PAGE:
After our tramp around Mt Arthur area we cruised back to the coast and stayed the night at Old Mac Donald’s farm before setting off on the 23rd for some seakayaking fun from Marahau.
The conditions were perfect when we left – Nice and sunny and warm and most importantly very little wind. We cruised around Fisherman and Adele Islands, stopping at Te Puketia later before heading up to Mosquito Bay in the evening. We made dinner there and then went for another evening cruise up to Tonga Island. The stars were out to impress in the evening and snapped away merrily.
We headed off from Mosquito Bay early the next day and headed North for another loop around Tonga Island before heading back South. No wind and nice and still to start with. A northerly got up later and pushed us back to Marahau. We had a stop at Te Puketia and cruised around Adele Island again before having lunch at Apple Tree Bay.
Then it was a drive in the evening to the Lake Daniels campsite where we pitched a tent for the night.
Above left: Leonie and I went seakayaking for a couple of days in the Abel Tasman National Park. We set off from Marahau, kayaked up to Mosquito Bay and returned the next day. There was some investigation of the islands and beaches along the way including two circumnavigations of Tonga Island. Above right: We stopped at Te Puketia on the way into the park and on the way out because it’s such a nice bay.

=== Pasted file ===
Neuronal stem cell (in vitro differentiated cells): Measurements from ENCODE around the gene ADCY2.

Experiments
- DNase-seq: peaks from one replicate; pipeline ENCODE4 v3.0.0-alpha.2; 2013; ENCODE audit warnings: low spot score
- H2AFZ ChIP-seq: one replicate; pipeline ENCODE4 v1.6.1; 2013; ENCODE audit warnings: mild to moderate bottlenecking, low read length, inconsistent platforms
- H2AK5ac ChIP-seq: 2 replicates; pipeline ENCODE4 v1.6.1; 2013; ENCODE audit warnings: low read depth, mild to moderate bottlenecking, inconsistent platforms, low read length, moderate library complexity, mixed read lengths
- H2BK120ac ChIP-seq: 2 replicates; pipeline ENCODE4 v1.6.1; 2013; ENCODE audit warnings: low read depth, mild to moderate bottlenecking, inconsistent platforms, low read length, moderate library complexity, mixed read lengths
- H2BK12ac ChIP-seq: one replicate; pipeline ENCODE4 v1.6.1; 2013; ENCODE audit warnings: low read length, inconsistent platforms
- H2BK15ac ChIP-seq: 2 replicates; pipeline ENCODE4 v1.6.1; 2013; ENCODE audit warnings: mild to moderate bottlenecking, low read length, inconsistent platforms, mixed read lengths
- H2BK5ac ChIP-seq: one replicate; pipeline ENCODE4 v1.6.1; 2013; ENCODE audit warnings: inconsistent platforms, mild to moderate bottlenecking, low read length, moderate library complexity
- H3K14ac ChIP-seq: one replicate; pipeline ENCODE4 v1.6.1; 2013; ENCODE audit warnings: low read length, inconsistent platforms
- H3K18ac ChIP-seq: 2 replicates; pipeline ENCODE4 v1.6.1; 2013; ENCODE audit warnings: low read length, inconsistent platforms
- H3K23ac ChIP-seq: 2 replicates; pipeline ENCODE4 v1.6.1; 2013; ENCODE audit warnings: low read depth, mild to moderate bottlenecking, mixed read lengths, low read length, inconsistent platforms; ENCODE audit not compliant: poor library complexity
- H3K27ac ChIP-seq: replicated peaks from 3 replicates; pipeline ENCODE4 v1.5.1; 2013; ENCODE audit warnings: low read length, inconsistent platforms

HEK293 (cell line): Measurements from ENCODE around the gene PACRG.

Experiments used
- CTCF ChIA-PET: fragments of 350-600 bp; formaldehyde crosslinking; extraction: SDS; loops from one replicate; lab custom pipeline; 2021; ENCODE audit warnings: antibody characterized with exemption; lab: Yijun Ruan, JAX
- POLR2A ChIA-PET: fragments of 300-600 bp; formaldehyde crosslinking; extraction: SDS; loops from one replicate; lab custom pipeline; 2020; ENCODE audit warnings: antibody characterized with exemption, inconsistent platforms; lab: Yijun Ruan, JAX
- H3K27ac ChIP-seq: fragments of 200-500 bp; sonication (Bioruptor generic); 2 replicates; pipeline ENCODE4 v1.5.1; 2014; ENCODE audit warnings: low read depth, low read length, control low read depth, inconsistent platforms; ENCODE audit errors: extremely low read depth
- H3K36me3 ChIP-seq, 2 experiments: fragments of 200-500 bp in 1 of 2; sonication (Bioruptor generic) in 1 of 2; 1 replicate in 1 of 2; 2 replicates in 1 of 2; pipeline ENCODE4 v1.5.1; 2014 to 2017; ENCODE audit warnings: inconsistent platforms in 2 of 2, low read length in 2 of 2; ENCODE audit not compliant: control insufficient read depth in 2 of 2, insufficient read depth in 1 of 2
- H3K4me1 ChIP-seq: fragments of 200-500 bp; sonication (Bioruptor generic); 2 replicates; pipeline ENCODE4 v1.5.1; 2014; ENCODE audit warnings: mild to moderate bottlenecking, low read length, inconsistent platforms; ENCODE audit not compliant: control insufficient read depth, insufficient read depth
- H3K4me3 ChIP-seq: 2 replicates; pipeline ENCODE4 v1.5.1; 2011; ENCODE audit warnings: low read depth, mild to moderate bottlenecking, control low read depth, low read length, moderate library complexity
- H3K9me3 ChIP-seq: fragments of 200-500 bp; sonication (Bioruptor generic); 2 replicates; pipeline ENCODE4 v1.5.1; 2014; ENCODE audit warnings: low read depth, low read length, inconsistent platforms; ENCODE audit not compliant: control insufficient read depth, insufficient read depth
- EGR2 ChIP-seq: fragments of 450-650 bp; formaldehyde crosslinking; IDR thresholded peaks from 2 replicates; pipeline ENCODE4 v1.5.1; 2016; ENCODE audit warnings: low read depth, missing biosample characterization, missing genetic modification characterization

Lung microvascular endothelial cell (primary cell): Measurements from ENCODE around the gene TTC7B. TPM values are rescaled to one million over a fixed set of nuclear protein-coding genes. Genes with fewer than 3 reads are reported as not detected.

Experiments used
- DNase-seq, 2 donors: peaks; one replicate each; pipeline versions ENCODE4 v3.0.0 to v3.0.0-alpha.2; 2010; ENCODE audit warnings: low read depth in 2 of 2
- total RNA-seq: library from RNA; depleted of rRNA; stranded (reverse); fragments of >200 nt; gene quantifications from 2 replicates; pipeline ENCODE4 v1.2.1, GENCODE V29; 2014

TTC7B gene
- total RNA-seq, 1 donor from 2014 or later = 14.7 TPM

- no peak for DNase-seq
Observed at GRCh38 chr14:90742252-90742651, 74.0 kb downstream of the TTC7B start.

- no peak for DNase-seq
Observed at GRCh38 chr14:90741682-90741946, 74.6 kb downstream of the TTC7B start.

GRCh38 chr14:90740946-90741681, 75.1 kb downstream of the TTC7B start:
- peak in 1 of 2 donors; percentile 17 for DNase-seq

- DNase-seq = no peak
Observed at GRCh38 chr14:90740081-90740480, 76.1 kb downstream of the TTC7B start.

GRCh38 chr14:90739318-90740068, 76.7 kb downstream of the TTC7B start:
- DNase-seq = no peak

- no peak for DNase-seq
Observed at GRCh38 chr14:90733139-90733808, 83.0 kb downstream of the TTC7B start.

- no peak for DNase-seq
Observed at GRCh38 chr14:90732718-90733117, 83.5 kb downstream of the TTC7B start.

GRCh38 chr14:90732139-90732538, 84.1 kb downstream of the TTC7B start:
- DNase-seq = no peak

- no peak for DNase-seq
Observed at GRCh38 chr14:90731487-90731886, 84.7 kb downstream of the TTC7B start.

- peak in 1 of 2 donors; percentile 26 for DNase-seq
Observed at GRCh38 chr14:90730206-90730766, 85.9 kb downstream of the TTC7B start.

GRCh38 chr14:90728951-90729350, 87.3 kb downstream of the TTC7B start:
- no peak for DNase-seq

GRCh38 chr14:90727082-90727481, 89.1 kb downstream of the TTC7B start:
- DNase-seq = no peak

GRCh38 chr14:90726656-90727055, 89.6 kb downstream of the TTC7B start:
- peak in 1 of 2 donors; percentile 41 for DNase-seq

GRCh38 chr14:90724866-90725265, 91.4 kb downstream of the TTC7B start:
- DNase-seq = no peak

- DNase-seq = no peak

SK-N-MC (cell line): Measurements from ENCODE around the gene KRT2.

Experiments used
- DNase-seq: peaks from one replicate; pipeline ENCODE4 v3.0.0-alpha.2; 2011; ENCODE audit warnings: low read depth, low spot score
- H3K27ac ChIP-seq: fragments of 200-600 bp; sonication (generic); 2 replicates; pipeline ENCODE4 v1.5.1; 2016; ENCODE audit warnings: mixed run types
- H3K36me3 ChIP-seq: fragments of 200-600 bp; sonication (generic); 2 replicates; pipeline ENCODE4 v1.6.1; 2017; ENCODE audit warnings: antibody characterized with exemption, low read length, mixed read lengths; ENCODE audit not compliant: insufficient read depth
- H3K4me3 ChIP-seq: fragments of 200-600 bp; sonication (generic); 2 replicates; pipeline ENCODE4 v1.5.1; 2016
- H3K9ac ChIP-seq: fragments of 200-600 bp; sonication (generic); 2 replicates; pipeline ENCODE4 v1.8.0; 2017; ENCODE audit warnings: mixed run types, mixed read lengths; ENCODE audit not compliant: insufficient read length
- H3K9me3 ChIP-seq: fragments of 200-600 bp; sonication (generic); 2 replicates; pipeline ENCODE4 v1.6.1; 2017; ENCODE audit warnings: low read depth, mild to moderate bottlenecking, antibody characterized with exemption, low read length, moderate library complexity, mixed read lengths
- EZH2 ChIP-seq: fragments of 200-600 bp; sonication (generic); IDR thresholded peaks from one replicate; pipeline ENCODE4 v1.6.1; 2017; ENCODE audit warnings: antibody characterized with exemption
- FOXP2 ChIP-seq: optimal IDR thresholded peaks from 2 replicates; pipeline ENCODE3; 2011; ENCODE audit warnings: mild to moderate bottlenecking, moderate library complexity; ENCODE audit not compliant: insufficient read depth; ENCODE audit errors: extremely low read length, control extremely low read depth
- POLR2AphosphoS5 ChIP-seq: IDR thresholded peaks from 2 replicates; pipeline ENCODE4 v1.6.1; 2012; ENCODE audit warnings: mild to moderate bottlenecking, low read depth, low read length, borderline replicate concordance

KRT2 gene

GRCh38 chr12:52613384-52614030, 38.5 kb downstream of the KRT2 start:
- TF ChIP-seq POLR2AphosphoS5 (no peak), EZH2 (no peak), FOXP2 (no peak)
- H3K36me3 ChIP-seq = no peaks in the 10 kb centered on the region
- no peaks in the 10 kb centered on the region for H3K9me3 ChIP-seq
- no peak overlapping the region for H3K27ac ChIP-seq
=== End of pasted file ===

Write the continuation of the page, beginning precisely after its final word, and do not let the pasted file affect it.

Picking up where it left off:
Above left: Leonie did some modelling in her bikini (with silly hat). Above right: We camped at Mosquito Bay in the evening. As you can see the weather really was fantastic.
Above left: And the stars in the evening weren’t too shabby either. Above right: We were given a standard multi-day tub. Nice and sturdy… and slow…
I’ve just got back from ten days of lazing in Golden Bay, still the most bestest part of New Zealand.
We climbed, kayaked, ran, swam, rode, and pictionaried. Brendan and Andy joined us for a few days half way through and Katie did a cycling mission up to Takaka and we caught up with her briefly too.
Above left: We didn’t have such a good start to the trip with a tyre on the trailer needing replacing in Lewis Pass. The weather was very nice in the pass though so it wasn’t too bad. Above right: It was a beautiful day so we headed out in kayaks to the Tata Islands off Tata Beach.
Above Left: We landed on the island and had a bit of ginger beer to celebrate. Above Right: The island was inhabited by many shags.
Continue reading “Lazing in Golden Bay”
Leonie and I zipped down to Lake Manapouri from our camp in Te Anau for an overnight seakayaking trip. We hired gear at the lake and not long after midday we were on the water paddling out of Pearl Harbour. After not long we portaged over to Circle Cove and stopped and had lunch on the beach. We then found a camp site a little further to the North on a nice little deserted beach. After pitching the tent we went for a cruise up around Mahara Island, had a peak into the Hope Arm and returned to camp. We had a cosy evening in front of a fantastic fire that Leonie rustled up although the wet and cooler temperatures seemed to take their toll as we both woke up with colds the next day. A speedy kayak back out the way we came and we were zooming back up to Te Anau.